Starting at the Mount of Olives, Jesus mounted a colt and rode into Jerusalem. Like the disciples, today we followed that path on footstep. It took little imagination…Hosanna!

Nobody can say for certainty exactly where the Upper Room is. But we were there. It is another thin place. The olive trees in Gethsemane may be some of the same ones to witness the Lord sweat blood in his prayers. As our Savior was taken to Caiaphas and bound, beaten, lowered into the pit, we could feel his pain. A rooster was crowing as we walked today. What would we have done?

At the place they call “The Skull” we looked up and cried, and God sent another rainbow. That hole in the rock that use to be a quarry for Herod, is where they laid his body. We went in. But the tomb is empty! We lingered in the garden, and we felt his presence right there with us. So we sang songs, and worshiped as Pastor Dan lead us in communion. We were one with our Savior one with each other. Tears and more tears. We have stood in the presence of our risen Lord. Words are inadequate.

Some Random Pictures

We lucked out tonight and got a decent internet connection so we are sending some random pictures.

The land of milk and honey. 


Near Bethlehem.

In Bethlehem


Calvary 5 From Mount of Olives


Makes delicious mid day coffee break.


The hill of the Skull and another rainbow.

Day 6 Around Jerusalem

Monday Jan 30

Lynda, Melanie, Nadine,Tom,Tyler….The whole gang is here.

We spent Monday around Jerusalem. Today was the Herodion, birthplace of John the Baptist, the Holocaust Museum, Bethlehem and the Church of the Nativity, the shepherds field and this evening the sound and light show of the Jews, followed by a late dinner. The weather was pretty nice, but it got cool.

Lynda: I liked singing the Christmas carols inside the church of the Shepherds field. It was like we were joining the angels and we were worshiping where hosts of angels worshiped. It would be really neat to spend Christmas Eve at this spot.

Melanie: What really touched my heart today. Herod moved a mountain with laborers to build his Herodion fortress. Since Jesus could have seen the Herodion from Jerusalem, perhaps this is the root of Jesus saying if you had faith even as small as a mustard seed you could say to this mountain, move from here to there and it would move. Nothing would be impossible.

Nadine: I enjoyed the Church of the Nativity where three churches are combined into one. The work of the archaeologists is impressive. The Holocaust Museum is too sad to talk about.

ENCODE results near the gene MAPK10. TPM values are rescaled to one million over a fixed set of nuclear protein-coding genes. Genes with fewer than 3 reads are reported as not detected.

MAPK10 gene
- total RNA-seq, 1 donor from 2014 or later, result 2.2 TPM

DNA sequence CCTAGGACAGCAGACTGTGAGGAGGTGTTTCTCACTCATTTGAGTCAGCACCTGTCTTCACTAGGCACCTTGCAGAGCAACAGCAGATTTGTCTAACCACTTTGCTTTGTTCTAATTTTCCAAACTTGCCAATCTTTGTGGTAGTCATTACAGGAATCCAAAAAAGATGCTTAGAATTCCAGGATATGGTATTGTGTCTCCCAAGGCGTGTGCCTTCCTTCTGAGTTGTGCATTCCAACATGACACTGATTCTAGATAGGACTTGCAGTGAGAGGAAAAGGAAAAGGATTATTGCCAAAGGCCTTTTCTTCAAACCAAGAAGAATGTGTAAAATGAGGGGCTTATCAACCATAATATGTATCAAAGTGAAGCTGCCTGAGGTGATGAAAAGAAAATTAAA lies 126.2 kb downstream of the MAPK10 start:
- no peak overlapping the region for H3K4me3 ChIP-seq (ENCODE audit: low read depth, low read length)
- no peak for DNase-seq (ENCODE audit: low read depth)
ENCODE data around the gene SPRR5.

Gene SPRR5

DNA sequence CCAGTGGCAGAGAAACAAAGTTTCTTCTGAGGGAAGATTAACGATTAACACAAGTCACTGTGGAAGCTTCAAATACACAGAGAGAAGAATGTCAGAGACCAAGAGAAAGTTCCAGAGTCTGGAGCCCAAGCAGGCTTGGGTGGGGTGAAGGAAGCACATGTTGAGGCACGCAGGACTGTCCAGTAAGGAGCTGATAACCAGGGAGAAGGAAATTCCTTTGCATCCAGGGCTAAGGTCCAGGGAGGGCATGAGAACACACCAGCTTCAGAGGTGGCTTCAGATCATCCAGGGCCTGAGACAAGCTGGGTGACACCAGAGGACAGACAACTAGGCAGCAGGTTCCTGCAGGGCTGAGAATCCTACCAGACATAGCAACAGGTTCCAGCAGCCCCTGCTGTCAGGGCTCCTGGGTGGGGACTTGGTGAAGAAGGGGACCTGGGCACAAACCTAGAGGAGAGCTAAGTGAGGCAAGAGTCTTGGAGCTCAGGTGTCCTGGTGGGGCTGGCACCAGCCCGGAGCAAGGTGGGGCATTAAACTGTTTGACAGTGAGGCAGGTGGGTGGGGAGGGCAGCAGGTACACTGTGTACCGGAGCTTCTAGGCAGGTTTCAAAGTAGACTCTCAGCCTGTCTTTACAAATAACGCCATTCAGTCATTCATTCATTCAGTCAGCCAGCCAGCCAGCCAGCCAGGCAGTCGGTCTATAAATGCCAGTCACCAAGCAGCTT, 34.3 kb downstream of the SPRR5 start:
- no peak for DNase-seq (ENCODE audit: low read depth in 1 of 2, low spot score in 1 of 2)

Tom: If you think the traffic in Newark is bad, you should see the traffic in Jerusalem. My mental image of Bethlehem was way off. I need to reshape Christmas.

Tyler: I felt more connected at The Holocaust Museum here in Israel than the one in DC. It felt more real. Is it because I’m surround by people who have a direct link to the Holocaust?

We all have so many thoughts spinning in our heads and it’s so hard to process all that we have seen. We look forward to sharing thoughts and pictures when we return. We are all holding up well, just very tired. Our whole group is doing well. Another long day around Jerusalem tomorrow.

Day 5 Galilee to Jerusalem

Tom Parkins

Moving on down the line. Going up to Jerusalem. We leave Galilee today and head south basically paralleling the Jordan all the way to the Dead Sea. Despite elevation changes and map directions it was customary in Jesus time to talk of going up to Jerusalem. That is certainly true for the last few hundred meters. But first we have to get there.

Our day started with a brilliant sunrise over the sea of Galilee. As much as we enjoyed the rainbows, that sunrise was pretty impressive, and welcomed. On our way south we stopped at a well preserved Roman city, Bet Shean. It is not Biblical and in fact was not built until the 4th century which is pretty late in the game for the Romans. We got to do a sound check in the amphitheater. Oh my, it really works. You could hear clearly even in the cheap seats up top in the back.

Moving on south from the land of honey to the land of milk. We were all somewhat surprised to learn that it’s not all milk and honey like you might put on cereal. It’s actually two different regions. Milk is in the north and honey is in the south. We were told to watch for changes. Sure enough cattle were replaced by sheep and green was replaced by brown. The transformation becomes stark in the wilderness. As our bus rolled on, we were all singing familiar praise songs. “Lord I lift your name on high….” We are blessed with a great group of people, and we are now beginning to bond together.